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Prof. Chodakiewicz Delivers Lecture on the Intermarium Between the World Wars

Intermarium Jagiellonians EnglishOn Wednesday, 19 October 2011, Prof. Marek Chodakiewicz – Professor of History and current holder of IWP’s Kościuszko Chair in Polish Studies – delivered a lecture on the Intermarium region. This event was the fourth in a series of biweekly brown bag lectures entitled “Intermarium: The Lands on the Edge.”

For most of the nineteenth century, the region between the Baltic, Black, and Adriatic Seas was under the control of four exogenous empires: Prussia-Germany, Austria, Russia, and Turkey. These polities had expanded from their core areas outside of the Intermarium and eventually established their complete domination over the indigenous societies. 

Of particular importance in this process were several major events: the Turkish conquest of the Balkans, cemented by such Ottoman victories as the Battle of Kosovo Field (against a Serb-dominated army) in 1389; the Turkish victory over the Hungarians at Mohacs in 1526, bringing most of Hungary under the Ottoman yoke, and the remainder (along with Bohemia) under Habsburg rule; the Polish-driven victories against the Turks at Vienna and Parkany (1683), which allowed Austria to capture all of Hungary; and the partitions of the Polish-Lithuanian Commonwealth (1772, 1793, and 1795), in which Russia seized most of its territory.

Yet, the native societies never completely reconciled themselves with the domination of these foreign empires, and the rise of modern nationalism during the nineteenth century certainly reinforced their resistance. The Poles, for example, launched five great anti-Russian uprisings (1772, 1791, 1794, 1830-1831 and 1863-1865), in addition to participating massively on the side of Napoleon (1795-1815). 

Ottoman domination was the first to crumble as a result of Turkish decline and foreign pressure. The Greeks were the first to break free, during the 1820s, whilst the other Balkan Christian nations managed to secure initial autonomy and eventual independence during the course of the nineteenth century. Yet, only the Balkan War of 1912 dislodged the Ottomans from most of the Balkans.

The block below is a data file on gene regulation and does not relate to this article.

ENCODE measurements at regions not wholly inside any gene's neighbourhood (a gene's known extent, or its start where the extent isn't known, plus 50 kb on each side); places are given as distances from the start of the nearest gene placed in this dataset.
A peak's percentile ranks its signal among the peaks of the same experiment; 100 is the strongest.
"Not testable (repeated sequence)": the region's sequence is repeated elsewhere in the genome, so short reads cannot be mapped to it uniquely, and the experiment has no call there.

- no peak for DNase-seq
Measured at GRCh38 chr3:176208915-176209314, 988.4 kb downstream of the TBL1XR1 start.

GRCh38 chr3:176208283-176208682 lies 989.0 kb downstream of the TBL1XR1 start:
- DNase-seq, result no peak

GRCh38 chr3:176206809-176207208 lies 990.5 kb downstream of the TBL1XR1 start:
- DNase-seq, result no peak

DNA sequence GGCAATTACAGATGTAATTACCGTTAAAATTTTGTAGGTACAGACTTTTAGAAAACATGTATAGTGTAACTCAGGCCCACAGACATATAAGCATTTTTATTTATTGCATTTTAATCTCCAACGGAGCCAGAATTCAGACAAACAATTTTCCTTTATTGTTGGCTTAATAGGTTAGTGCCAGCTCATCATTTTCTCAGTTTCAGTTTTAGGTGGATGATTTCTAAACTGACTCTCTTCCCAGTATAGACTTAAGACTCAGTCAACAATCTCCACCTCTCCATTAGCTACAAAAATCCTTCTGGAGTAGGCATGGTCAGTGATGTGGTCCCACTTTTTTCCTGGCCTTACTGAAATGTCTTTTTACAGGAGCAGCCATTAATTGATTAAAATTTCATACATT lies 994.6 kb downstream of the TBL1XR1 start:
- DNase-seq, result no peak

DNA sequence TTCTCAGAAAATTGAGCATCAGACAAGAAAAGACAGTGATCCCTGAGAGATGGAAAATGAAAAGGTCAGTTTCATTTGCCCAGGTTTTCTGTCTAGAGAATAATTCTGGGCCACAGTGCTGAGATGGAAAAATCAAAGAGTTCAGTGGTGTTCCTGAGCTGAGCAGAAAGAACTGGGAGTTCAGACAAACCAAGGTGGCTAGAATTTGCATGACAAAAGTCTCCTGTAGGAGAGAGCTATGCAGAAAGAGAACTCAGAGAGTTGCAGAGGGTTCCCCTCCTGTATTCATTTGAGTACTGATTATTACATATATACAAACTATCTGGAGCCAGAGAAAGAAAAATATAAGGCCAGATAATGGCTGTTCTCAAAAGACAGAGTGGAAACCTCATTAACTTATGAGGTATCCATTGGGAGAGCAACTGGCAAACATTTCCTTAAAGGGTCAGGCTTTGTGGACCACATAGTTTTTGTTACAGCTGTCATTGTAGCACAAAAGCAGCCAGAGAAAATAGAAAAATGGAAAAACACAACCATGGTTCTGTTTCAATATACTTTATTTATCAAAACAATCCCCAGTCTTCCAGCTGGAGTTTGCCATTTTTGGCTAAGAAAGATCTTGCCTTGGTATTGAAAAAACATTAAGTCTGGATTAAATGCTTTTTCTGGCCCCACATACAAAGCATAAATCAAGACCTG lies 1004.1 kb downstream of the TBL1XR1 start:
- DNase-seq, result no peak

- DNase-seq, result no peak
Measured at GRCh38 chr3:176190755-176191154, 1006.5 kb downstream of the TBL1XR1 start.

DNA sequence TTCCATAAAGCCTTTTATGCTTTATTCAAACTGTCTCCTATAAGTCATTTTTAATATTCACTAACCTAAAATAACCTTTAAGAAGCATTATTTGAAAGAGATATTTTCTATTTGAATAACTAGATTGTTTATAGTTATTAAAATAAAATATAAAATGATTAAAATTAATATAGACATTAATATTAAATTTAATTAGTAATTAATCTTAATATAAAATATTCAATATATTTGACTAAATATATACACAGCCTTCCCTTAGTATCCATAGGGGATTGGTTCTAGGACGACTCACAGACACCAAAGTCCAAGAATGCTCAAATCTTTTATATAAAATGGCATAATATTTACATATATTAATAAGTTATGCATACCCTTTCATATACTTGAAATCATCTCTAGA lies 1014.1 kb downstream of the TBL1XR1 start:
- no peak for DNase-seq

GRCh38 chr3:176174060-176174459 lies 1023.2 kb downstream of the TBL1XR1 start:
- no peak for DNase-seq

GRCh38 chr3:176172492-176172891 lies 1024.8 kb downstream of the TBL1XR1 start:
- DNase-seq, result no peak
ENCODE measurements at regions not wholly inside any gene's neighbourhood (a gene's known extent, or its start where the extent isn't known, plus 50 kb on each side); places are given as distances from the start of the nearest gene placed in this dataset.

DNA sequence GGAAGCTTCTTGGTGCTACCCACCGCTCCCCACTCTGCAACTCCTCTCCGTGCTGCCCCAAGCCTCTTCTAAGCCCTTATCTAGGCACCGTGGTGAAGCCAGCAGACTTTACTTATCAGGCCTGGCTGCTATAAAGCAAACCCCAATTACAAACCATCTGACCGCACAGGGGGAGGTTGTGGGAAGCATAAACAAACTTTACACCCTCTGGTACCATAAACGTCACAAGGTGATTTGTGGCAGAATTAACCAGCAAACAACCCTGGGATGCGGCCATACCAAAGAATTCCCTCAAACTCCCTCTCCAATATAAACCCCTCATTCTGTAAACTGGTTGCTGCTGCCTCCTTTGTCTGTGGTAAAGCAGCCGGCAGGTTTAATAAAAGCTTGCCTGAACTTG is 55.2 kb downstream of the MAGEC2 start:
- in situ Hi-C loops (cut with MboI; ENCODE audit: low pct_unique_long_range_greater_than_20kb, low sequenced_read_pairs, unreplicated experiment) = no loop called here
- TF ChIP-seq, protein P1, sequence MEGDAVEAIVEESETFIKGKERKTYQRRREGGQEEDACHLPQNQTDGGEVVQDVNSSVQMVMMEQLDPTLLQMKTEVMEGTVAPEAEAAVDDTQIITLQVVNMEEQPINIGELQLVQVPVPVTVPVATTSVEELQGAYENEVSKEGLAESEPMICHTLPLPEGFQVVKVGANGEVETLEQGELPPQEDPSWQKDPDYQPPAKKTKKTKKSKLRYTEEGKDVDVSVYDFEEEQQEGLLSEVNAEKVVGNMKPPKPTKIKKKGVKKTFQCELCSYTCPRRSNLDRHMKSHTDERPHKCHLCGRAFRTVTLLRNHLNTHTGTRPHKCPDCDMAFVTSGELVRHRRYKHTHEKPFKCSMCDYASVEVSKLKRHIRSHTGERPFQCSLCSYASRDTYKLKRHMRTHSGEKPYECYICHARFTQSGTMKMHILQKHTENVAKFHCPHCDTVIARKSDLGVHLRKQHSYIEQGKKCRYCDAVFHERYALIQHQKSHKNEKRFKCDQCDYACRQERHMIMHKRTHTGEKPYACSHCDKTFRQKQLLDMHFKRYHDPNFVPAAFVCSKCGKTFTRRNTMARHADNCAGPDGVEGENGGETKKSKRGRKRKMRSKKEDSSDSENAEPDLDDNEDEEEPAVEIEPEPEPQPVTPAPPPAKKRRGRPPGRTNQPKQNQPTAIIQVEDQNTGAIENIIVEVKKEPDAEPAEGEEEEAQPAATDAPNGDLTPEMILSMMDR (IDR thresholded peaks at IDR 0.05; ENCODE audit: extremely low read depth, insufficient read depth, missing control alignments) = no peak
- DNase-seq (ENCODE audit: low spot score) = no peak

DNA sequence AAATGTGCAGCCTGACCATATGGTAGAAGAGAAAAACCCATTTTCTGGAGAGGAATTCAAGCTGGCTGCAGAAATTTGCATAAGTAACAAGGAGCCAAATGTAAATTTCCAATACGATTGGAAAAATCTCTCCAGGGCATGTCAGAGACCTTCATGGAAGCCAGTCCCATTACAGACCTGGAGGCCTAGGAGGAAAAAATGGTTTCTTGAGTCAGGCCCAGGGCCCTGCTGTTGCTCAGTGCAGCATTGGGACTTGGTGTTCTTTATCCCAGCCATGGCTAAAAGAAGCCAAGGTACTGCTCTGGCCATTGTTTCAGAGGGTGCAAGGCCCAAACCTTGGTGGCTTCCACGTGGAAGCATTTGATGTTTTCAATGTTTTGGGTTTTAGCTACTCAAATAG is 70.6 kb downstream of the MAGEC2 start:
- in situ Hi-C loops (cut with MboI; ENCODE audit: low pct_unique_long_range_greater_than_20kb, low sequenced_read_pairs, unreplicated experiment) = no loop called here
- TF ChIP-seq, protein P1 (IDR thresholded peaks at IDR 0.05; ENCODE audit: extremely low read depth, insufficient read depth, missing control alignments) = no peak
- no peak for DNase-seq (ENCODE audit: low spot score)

The predicament of the remaining Intermarium nations to the north was more complicated, for only a major war between the great powers allowed them to (re)claim their independence. The cataclysm that was the First World War provided just such an opportunity, although the empires slogging it out for the Intermarium turned the region into a war zone. The lands of the former Polish-Lithuanian Commonwealth and Serbia were particularly devastated. The collapse of the three partitioning empires as a result of strains unleashed by a prolonged war enabled the reestablishment of indigenous, sovereign entities in the lands between the seas, such as: Poland, Czechoslovakia, Lithuania, Latvia, and Estonia. Hungary was trimmed to about one-third of her former territory whilst Romania and Serbia (now the Kingdom Serbs, Croats, and Slovenes, which became Yugoslavia in 1929) were enlarged significantly. Even a short-lived Ukrainian republic appeared, only to be destroyed by the Bolsheviks.

Lenin’s communists had seized control of Russia in an October 1917 coup and gradually consolidated their hold on the former Tsarist Empire in a bloody civil war (1917-1921). Their aims were not limited to the territories of the former Romanov realm, however, but laid claim to the entire world in the name of socialist revolution. In this context, revolutionizing Germany was of paramount importance for Sovietizing Europe. Poland and other Intermarium nations straddled the road to Germany, and thus had to be swept out of the way by the Red Army. Such was the origin of the Polish-Bolshevik War (1919-1921). Poland’s victory safeguarded Europe from a Bolshevik-style revolution and secured the independence of the Intermarium states for almost two decades. 

Prof. Chodakiewicz also pointed out the important contribution of American volunteer pilots who formed the Kościuszko Squad to provide crucial air support to the Polish forces, in addition to 20,000 American Poles and Americans of Polish descent who volunteered to fight for Poland.